At the end of last term, Year 7 enjoyed a fascinating tour of The Houses of Parliament. During the tour, they sat in The Strangers’ Gallery in The House of Lords and listened to a live debate led by the Archbishop of Canterbury entitled ‘This House takes note of the role of education in building a flourishing and skilled society’. A smattering of Lords contributed views in a convivial, gentle, slightly sleepy atmosphere.
Some of the children were aware that the topic for debate was relevant to them and afterwards commented on the points raised. It was interesting to have an insight into the impact Parliament has on the workings of the country and good to witness such an important topic being debated. It is one of the great privileges of living in Britain that a member of the public can see the democratic process in action.
It is possible for the public to access papers produced in advance to inform those intending to participate in parliamentary debates and then obtain full transcripts of what is said in the chamber afterwards. My interest was piqued by our brief look at democracy in action and I have since read some of the research behind the debate.
The Archbishop was presenting the case for ‘character education’ in ‘preparing children for all aspects of life’. In his briefing for the debate, he cited a range of evidence to support the case for schools developing the whole child in a system which has, in recent years, placed great emphasis on academic attainment. The two are not mutually exclusive: The House of Commons Health and Safety committees cited evidence that ‘children with higher levels of emotional, behavioural, social and school wellbeing have higher levels of academic achievement on average’. The previous but one Secretary of State for Education, Nicky Morgan, echoed this on 27 November 2014 in her speech ‘Our Plan for Education’ saying the government would ensure that young people ‘would not only grow academically, but also build character, resilience and grit’.
Some of the statistics behind well-being amongst the U.K.’s young are sobering and bring into sharp relief the importance of this debate and its outcomes. A report produced by the Sally Davies, the Chief Medical Officer, in October 2013 noted that ’50% of all mental ill-health starts before the age of 15’.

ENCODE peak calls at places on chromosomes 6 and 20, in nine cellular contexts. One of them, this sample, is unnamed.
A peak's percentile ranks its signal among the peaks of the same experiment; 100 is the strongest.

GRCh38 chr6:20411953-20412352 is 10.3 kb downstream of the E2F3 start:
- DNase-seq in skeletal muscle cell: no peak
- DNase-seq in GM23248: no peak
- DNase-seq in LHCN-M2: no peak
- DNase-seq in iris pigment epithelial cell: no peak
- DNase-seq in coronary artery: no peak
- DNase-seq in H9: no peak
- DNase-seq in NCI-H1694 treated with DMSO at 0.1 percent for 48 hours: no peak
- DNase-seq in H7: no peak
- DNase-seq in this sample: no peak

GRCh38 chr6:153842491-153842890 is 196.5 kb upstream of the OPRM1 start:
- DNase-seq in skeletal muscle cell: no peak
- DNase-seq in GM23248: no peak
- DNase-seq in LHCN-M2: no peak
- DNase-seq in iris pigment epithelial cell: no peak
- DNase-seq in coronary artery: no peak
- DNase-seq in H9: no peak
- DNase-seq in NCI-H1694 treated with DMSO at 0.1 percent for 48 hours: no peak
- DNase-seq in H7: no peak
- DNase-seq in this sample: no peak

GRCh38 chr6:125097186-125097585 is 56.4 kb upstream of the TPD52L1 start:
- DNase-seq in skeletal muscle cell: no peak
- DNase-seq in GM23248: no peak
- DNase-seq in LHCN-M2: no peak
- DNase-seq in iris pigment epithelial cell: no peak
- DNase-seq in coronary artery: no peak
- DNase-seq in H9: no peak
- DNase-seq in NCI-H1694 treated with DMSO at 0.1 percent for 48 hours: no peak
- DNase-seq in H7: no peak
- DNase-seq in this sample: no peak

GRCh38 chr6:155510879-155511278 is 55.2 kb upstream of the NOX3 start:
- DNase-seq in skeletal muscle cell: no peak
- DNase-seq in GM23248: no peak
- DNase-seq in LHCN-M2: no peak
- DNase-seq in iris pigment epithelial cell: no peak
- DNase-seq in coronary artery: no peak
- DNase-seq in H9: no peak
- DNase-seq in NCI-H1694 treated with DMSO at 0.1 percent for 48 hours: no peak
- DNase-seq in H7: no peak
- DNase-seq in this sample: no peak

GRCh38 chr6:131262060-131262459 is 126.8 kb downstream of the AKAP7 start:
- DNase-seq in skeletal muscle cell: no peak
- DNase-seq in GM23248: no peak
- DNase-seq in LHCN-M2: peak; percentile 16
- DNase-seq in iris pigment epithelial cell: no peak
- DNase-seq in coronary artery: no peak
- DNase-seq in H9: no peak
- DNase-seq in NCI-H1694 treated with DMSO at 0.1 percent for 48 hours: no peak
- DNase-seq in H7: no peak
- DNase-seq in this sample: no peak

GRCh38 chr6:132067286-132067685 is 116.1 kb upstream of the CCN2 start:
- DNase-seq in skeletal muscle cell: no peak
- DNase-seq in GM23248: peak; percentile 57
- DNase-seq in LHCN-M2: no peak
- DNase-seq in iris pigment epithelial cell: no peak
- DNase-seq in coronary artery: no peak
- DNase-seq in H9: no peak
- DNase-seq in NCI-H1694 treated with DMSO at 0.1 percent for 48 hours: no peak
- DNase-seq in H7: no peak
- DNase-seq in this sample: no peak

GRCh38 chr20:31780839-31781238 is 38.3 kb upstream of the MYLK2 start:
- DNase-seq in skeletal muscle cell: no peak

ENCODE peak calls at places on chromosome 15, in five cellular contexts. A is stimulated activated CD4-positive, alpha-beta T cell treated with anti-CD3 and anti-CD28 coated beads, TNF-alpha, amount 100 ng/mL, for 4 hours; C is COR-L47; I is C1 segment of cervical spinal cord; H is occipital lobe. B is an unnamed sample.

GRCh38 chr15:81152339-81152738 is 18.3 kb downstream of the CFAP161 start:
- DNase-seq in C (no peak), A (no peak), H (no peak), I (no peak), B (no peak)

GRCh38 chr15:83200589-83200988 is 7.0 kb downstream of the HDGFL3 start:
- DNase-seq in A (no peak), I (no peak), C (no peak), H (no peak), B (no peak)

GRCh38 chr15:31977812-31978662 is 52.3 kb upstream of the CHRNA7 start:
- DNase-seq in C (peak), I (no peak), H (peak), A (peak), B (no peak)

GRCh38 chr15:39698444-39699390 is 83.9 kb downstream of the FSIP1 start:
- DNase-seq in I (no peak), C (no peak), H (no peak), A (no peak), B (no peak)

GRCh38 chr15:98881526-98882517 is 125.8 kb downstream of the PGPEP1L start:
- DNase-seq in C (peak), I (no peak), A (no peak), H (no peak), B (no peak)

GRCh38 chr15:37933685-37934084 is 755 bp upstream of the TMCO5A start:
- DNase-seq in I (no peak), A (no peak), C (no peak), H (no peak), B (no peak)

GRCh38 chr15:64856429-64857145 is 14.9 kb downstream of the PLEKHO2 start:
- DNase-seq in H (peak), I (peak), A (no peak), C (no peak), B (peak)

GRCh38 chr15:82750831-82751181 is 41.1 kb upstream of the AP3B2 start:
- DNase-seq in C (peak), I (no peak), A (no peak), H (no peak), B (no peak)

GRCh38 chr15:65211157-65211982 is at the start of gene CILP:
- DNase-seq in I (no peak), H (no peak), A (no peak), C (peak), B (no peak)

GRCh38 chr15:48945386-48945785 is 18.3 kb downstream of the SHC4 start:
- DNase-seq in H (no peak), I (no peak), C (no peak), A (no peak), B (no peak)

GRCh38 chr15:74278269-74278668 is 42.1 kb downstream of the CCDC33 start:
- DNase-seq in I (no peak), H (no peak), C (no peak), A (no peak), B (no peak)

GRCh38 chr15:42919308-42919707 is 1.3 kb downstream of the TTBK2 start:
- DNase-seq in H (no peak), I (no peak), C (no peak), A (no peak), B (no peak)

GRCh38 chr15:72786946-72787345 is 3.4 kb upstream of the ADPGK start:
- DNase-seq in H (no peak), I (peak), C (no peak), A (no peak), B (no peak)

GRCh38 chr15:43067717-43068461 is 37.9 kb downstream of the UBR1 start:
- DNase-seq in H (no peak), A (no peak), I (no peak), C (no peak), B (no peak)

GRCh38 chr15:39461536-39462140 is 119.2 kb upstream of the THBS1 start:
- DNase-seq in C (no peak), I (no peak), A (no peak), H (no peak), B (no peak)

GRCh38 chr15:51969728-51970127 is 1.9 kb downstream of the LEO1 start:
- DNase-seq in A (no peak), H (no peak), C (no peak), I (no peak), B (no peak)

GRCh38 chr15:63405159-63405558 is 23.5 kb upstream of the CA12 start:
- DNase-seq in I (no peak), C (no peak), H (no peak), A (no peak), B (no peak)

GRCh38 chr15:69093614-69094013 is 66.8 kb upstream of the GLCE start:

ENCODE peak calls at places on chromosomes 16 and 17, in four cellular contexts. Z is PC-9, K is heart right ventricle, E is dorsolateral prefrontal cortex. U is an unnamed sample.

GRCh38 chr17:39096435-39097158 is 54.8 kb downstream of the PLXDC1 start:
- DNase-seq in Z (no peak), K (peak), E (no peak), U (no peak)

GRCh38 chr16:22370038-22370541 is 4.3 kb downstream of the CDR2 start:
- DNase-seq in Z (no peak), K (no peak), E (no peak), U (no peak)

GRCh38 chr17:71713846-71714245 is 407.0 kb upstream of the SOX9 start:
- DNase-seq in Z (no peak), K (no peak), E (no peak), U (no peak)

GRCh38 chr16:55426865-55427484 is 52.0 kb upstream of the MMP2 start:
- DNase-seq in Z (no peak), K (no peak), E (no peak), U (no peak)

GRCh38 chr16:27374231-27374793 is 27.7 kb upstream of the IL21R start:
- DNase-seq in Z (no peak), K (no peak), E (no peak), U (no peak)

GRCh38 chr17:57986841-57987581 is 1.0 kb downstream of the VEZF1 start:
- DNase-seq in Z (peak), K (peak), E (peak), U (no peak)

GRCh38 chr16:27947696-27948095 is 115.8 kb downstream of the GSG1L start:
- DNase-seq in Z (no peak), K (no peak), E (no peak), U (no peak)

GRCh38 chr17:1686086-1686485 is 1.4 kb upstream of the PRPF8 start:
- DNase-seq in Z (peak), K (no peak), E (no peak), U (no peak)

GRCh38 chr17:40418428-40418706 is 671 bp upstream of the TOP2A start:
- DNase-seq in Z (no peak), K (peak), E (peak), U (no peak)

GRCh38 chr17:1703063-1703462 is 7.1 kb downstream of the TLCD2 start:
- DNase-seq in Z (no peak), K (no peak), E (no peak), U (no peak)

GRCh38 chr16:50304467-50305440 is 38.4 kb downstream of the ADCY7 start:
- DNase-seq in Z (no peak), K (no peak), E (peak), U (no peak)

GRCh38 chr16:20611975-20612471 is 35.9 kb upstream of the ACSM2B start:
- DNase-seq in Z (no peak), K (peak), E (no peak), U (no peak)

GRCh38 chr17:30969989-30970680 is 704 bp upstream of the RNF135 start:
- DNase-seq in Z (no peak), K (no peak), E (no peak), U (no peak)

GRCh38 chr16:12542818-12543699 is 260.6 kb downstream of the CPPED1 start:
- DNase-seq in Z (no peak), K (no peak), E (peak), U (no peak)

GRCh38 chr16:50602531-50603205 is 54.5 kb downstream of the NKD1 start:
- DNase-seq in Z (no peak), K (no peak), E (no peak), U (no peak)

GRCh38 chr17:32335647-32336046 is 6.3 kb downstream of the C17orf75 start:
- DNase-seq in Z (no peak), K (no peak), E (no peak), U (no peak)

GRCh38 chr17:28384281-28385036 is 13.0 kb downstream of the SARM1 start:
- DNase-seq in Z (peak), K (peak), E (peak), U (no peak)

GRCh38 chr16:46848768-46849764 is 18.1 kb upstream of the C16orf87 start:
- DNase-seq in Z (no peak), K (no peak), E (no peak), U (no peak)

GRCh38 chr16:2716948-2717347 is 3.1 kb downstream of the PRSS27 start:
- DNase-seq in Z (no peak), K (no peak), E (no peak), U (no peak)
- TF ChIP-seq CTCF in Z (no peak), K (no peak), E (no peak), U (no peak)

Schools and families often insufficiently prepare children for their future lives. At Bickley Park, we make it a priority to develop the whole child. This is supported by:
- a great knowledge of the child as an individual and a commitment to helping him develop his skills and passions
- a commitment to working closely with families to support each child’s educational journey
- a pastoral system that seeks to support children who are struggling with their emotional learning through skilled adult interventions by pastoral tutors; designated ‘Listening Ears’ and the school counsellor, but also through supportive pupil ‘Ambassadors’ amongst our senior pupils
- workshops to support awareness amongst staff, parents and pupils in areas that can damage children’s well-being, such as bullying and e safety
- The Four Quadrants of Learning which aim to develop character in children, such as through the performance opportunities the boys experience in the Arts Quadrant, which build confidence, and the ability to communicate; the Community Quadrant which promotes an understanding of how society works most effectively and the Outdoor Education Quadrant which develops resilience through increasingly demanding challenges
- Organising talks for the boys by guest speakers who have overcome terrific obstacles to achieve a goal, such as this week’s visitor: Adventure Traveller Charlie Walker.
Preparedness for the challenges and opportunities that await our boys in their adult lives lies at the heart of a Bickley Park education.